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Review – Canto II: The Hollow Men #1 (IDW Publishing)

Overall
8.7/10
8.7/10
  • Writing - 8.6/10
    8.6/10
  • Art - 8.8/10
    8.8/10
  • Overall - 8.7/10
    8.7/10
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Canto II: The Hollow Men #1

Writer: David M. Booher
Artist: Drew Zucker
Colorist: Vittorio Astone
Letterer: Deron Bennett
Maturity Rating: Everyone
Publisher: IDW Publishing
Release Date: August 26, 2020

Canto and his people are finally free from the Shrouded Man, but something is wrong. His people’s clocks are running out fast…too fast. Canto must find the reasoning behind this, as the Shrouded Man’s presence still looms. It is time for another adventure, but this time Canto will not be on his own.

 

Adventure Begins Again in Canto II: The Hollow Men #1

If you follow me at all, you know I am excited for this new Canto series, and I couldn’t wait to dig into Canto II: The Hollow Men #1. The story picks up a little while after Canto “defeated” the Shrouded Man and his people revolted against their enslavers and struck out on their own. Canto’s people, inspired by his heroics and “heart”, have found new life and a home to call their own. They are becoming strong and sturdy in their newfound freedom. They have names, lives, and purpose—something that was all but stripped away from them.

Canto II: The Hollow Men #1 (IDW Publishing) cover A by Drew Zucker
Canto II: The Hollow Men #1 (IDW Publishing) cover A by Drew Zucker

Things seem to be going well, but Canto can’t seem to shake the fear that the Shrouded Man will return. He also doesn’t like being called a hero, as he did fail to save his love. Can Canto live up to the expectations of his people and continue to inspire? Will the Shrouded Man come back? We will find out in Canto II: The Hollow Men. But, this time, Canto will not have to fight alone!

Writing

David M. Booher starts off Canto II: The Hollow Men #1 as a strong sequel to the first Canto series. Well, I guess maybe we will call it a second season. We got a little glimpse of what the world was like after the events of the first series in the one-shot Canto and the Clockwork Fairies. But this issue gives us the real rundown of what has happened since then. The “hollow/tin” people have a new home and we get to explore that in this issue.

Booher again does some fantastic character work. I like that he gets into Canto’s head with his fears and anxiety. Not only about the Shrouded Man, but the fact that he feels somewhat like a fraud. People embellish his adventure and his battle with the Shrouded Man. It inspires his people, but he struggles with that and his failure to save his love. Booher digs into deep subject matter but also keeps it very all-ages at the same time, which is a great skill of his.

We also have a much larger cast this time in Canto II: The Hollow Men #1. We get introduced to new characters that get some more page time. I will be interested to see how Booher juggles this in the new series, as we mainly focused on Canto in the first series. They all get a good introduction, but I am a little worried about balancing these new characters and new story as well.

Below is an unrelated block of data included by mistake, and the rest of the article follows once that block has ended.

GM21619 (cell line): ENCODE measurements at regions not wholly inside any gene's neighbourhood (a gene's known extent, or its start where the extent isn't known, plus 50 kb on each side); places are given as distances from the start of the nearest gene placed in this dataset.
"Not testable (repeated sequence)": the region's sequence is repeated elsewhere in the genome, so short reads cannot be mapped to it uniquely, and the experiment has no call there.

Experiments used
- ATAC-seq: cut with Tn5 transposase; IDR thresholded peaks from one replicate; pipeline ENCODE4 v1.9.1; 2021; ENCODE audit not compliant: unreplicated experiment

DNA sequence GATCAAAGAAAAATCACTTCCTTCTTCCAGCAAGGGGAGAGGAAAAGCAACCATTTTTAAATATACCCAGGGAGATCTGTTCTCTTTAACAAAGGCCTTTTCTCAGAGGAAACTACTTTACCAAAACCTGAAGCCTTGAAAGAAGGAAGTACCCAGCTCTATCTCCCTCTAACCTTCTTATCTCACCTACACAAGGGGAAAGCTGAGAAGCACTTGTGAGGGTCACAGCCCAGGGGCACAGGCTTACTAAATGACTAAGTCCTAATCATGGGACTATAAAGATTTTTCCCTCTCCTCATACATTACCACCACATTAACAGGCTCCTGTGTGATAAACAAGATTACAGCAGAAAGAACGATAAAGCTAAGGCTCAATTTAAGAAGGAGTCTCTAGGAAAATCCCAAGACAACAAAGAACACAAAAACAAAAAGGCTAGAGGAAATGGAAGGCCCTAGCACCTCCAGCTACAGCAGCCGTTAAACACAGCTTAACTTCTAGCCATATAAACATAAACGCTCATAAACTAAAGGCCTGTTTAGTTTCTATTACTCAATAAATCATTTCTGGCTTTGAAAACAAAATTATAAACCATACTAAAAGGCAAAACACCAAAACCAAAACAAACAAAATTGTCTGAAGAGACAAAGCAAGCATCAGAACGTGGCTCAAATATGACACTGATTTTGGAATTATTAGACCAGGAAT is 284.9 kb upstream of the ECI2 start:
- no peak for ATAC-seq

Art

I am always happy to have some Drew Zucker artwork in my life, as well. He delivers some delightful pages throughout Canto II: The Hollow Men #1. He continues to show great character design, layout, and movement in his art. I say this every time, but the “hollow/tin men” design for Canto and his people are fantastic. We get introduced to some new “hollow/tin people” in this issue and they all have great looks. The same basic design, but with little tweaks with size, weapon, and color. You know, TMNT style (I love that Ben Bishop homage cover by the way). There is also a great chase/race scene in the issue, and Zucker captures that well. It is not always easy to do in comic book form, but Zucker gets you into the action.

Great coloring work by Vittorio Astone, as well. Astone always does a solid job and it stands out once again. There is a wonderful opening dream sequence in Canto II: The Hollow Men #1. Astone paints it in this chalky purple hue. Just the way that purple works with what is happening in the scene is fantastic. I really like the subtle changes in Zucker’s art in this dream sequence. A little looser and rougher, it sets a stunning tone for the series going forward.

I don’t know if I have really talked about the lettering in this series by Deron Bennett much or not in all of my reviews. But, great work by him. Lettering is often overlooked unless it is bad, but you want the lettering to enhance the story, not take away or be distracting, and Bennett does a great job of enhancing the story being told.

Conclusion

Canto II: The Hollow Men #1 sets Canto on a new adventure. The creative team does a great job of starting a brand new adventure for Canto and his people while building upon what happened in the first series. If you already know and love Canto then you do not need convincing by me to go buy this. If you have never read Canto, go buy the first trade and then pick this issue up. It continues to be the best all-ages comic out there. Scratch that—just one of the best comic books out there, period, that just happens to be all-ages. The series continues to stay true to its original tagline “Part Fantasy. Part Adventure. All Heart.” Don’t miss out!


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